Administration of corticosteroids to rat pups within the first several days of life results in retardation of several behavioral, neurophysiological, and biochemical developmental patterns. At 25 days of age, animals treated neonatally with 1.0, 0.5, or 0.1 mg hydrocortisone acetate showed dose-dependent decreases in plasma ACTH following 2.5 min continuous exposure to ether. On day 20, plasma corticosterone values did not differ between these groups 15 min after ether stress, but lower values were seen 60 min after ether in animals treated at birth with 0.5 mg hydrocortisone. At 45-48 days of age, hydrocortisone-treated animals exposed to one of 2 different stressors showed decreased plasma corticosterone response to stress; females had lower corticosterone levels following both stressors, while males showed suppressed corticosterone levels following exposure to the mild (novelty) but not to the intense (ether) stress. These data demonstrate that neonatal exposure to hydrocortisone results in decreased CNS-pituitary responsivity to stress at 20–25 days of age, and that the adrenocortical response to stress is impaired at 45–48 days of age.

This content is only available via PDF.
Copyright / Drug Dosage / Disclaimer
Copyright: All rights reserved. No part of this publication may be translated into other languages, reproduced or utilized in any form or by any means, electronic or mechanical, including photocopying, recording, microcopying, or by any information storage and retrieval system, without permission in writing from the publisher.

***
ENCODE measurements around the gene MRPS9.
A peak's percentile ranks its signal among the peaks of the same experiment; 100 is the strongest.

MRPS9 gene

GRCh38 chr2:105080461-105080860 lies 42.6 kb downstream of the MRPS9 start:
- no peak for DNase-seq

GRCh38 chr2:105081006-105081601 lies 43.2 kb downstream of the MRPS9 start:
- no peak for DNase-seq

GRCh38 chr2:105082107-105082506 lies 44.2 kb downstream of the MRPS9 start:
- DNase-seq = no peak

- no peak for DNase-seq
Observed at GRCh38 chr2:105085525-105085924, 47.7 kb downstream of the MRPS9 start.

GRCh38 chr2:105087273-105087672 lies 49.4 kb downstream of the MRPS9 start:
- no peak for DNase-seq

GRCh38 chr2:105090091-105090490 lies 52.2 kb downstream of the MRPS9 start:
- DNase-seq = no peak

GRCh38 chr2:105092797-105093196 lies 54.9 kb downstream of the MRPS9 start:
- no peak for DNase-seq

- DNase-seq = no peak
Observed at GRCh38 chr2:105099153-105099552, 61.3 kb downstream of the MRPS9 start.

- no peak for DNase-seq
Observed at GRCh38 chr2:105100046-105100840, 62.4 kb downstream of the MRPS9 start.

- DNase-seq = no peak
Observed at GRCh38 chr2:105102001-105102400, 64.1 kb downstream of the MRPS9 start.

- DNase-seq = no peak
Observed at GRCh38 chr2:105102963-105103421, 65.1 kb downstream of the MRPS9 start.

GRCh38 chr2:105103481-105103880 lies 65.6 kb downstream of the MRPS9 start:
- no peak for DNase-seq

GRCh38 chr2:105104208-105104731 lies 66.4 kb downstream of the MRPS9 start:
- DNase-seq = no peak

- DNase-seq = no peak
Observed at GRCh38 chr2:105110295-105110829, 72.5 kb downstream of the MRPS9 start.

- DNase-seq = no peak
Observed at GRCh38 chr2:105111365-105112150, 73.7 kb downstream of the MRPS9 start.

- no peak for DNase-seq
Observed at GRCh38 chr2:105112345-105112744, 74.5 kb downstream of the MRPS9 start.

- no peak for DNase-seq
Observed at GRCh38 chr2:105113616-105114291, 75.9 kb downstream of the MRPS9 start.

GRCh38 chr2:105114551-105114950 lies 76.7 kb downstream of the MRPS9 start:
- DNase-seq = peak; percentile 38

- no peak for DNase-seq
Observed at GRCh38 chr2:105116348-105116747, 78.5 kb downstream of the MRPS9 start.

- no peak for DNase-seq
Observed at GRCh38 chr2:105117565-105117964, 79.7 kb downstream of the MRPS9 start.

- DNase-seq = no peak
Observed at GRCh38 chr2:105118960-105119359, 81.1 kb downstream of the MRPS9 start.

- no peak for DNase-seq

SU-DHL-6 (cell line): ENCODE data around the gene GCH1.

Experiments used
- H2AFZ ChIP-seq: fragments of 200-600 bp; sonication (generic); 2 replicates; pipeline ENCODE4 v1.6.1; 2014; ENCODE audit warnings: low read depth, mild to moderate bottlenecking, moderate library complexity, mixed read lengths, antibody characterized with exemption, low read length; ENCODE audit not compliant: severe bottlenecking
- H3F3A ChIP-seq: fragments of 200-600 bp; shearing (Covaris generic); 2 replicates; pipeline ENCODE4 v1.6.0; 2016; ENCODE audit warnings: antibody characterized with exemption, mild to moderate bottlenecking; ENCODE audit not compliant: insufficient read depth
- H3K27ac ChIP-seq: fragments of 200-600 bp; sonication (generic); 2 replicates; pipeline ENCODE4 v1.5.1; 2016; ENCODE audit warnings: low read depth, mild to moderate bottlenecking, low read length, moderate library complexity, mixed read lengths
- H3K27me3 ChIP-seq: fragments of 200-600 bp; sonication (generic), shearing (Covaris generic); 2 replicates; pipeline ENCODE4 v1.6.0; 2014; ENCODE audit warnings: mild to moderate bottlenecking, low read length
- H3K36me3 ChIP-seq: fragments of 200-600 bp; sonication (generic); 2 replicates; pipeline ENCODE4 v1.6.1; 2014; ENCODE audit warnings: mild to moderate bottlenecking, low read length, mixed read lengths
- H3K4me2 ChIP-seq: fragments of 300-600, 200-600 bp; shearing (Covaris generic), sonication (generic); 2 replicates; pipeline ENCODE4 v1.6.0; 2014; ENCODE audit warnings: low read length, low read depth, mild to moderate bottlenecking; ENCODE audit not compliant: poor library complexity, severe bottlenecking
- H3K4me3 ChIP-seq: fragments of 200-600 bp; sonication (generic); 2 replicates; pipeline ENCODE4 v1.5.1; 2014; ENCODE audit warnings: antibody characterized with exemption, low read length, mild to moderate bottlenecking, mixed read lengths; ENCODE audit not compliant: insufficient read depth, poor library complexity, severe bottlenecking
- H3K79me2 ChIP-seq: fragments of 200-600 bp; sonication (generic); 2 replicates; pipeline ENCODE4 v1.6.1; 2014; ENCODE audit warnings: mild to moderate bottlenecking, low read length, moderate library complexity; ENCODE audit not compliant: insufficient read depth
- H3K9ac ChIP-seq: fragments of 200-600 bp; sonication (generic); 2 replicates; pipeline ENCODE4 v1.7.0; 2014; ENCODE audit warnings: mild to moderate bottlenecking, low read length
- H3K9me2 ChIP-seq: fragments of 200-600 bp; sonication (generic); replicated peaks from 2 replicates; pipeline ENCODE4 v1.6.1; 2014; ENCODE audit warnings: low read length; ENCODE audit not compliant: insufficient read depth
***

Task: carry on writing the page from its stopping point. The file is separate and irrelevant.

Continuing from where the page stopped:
Drug Dosage: The authors and the publisher have exerted every effort to ensure that drug selection and dosage set forth in this text are in accord with current recommendations and practice at the time of publication. However, in view of ongoing research, changes in government regulations, and the constant flow of information relating to drug therapy and drug reactions, the reader is urged to check the package insert for each drug for any changes in indications and dosage and for added warnings and precautions. This is particularly important when the recommended agent is a new and/or infrequently employed drug.
Disclaimer: The statements, opinions and data contained in this publication are solely those of the individual authors and contributors and not of the publishers and the editor(s). The appearance of advertisements or/and product references in the publication is not a warranty, endorsement, or approval of the products or services advertised or of their effectiveness, quality or safety. The publisher and the editor(s) disclaim responsibility for any injury to persons or property resulting from any ideas, methods, instructions or products referred to in the content or advertisements.
You do not currently have access to this content.